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Obama Campaign, Democratic Leaders Bring Romney Attacks To State House

This article is more than 11 years old.

Now that Mitt Romney is assured the Republican nomination for president, the President Obama re-election campaign is focusing more attention on Romney's record as governor of Massachusetts.

State Democratic leaders joined with Obama campaign leaders at the State House Thursday, but they found plenty of Romney backers there, too. On the steps of the State House, supporters of Romney and supporters of Obama shouted over each other.

As Obama supporters yelled, “Fired up and ready to go!” Romney supporters a few feet away completed the thought by yelling “Home!” The intensity of the chanting made it feel as if the election were next week, not five months away.

Romney supporters did not stop yelling and booing to listen to what Democratic political leaders had to say about how Romney managed the state budget.

"Hey, the record shows people what we got in Mass. was a series of state budgets which pushed more and more costs on local budgets," said Somerville Mayor Joe Curtatone. "A tactic that ravaged cities and towns and forced them to raise property taxes."

The big attraction was Obama’s senior strategist, David Axelrod, whose appearance at the event was supposed to be a surprise. Axelrod began his remarks by yelling back at the chanting Romney’s supporters.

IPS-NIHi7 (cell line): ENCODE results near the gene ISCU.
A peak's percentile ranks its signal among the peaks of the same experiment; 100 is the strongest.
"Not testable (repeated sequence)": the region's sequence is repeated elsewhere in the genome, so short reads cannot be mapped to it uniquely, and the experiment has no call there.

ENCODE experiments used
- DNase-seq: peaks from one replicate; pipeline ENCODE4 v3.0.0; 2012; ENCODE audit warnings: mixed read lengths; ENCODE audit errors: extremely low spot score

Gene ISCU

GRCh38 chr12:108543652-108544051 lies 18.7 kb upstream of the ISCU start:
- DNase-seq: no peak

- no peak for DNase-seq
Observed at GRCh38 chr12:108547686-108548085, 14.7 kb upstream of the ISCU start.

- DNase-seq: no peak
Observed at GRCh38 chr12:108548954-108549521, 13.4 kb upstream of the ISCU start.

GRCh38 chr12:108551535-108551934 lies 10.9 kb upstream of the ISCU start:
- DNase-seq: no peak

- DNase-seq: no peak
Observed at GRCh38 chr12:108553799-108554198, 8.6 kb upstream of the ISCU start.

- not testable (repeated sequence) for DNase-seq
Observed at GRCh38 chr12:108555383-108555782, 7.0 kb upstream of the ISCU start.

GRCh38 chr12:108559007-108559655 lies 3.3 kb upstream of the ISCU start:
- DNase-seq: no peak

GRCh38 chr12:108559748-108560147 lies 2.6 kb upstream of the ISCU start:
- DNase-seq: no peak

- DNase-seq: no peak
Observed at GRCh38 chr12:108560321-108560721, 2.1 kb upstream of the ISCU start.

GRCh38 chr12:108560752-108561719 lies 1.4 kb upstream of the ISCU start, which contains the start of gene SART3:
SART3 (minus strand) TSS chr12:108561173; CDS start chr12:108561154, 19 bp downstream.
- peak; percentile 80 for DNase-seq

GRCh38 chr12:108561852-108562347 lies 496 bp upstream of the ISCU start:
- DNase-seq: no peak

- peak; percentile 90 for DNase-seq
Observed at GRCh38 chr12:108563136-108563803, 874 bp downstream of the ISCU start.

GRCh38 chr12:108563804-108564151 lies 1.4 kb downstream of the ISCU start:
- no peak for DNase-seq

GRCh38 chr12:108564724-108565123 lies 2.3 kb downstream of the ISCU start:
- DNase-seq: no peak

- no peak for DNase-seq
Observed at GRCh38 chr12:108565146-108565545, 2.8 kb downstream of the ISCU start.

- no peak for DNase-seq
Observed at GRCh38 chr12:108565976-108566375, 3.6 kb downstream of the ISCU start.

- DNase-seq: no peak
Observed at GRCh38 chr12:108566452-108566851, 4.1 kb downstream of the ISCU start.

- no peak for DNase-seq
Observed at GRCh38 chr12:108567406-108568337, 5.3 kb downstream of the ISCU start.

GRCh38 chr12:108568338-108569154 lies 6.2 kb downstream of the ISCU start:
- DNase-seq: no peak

"You can shout down speakers but it’s hard to Etch-a-Sketch the truth away," Axelrod said.

That is a reference to a comment made by a Romney senior strategist who said after the primary Romney would shake up his campaign like an Etch-a-Sketch.

Axelrod focused his remarks on how Romney managed the Massachusetts economy. He said Romney now wants smaller government, but while running Massachusetts the government grew at 6.5 percent a year, and public sector jobs grew at six times the rate of private sector jobs.

"In his first year, Gov. Romney raised various fees on marriage licensees, cars and on home purchases and everything he could think of, and he raised fees more than any other governor in the nation, this no-tax governor," Axelrod said.

Axelrod said Romney ran for governor on his record of creating jobs in the private sector as a venture capitalist, but he said those skills didn’t translate to government.

"He tried to bring those same principles to Massachusetts and the middle class suffered — this state lagged far behind the rest of the country in job creation, incomes declined, that’s what happens when you try and translate those values and those principles into the government of a state or a country," Axelrod said.

Republicans counter that Obama doesn’t have anything positive to say about his own record, so he’s attacking Romney’s.

House Minority Leader Brad Jones said Romney came in with a deficit and was able to grow the Rainy Day Fund to almost $2 billion.

"He made sure we were left in the fiscal footing that was positive for the commonwealth to move forward," Jones said.

An independent analysis of Romney’s economic record in the state by Northeastern University concludes that in many economic indicators, the state was below the national average.

This program aired on May 31, 2012.


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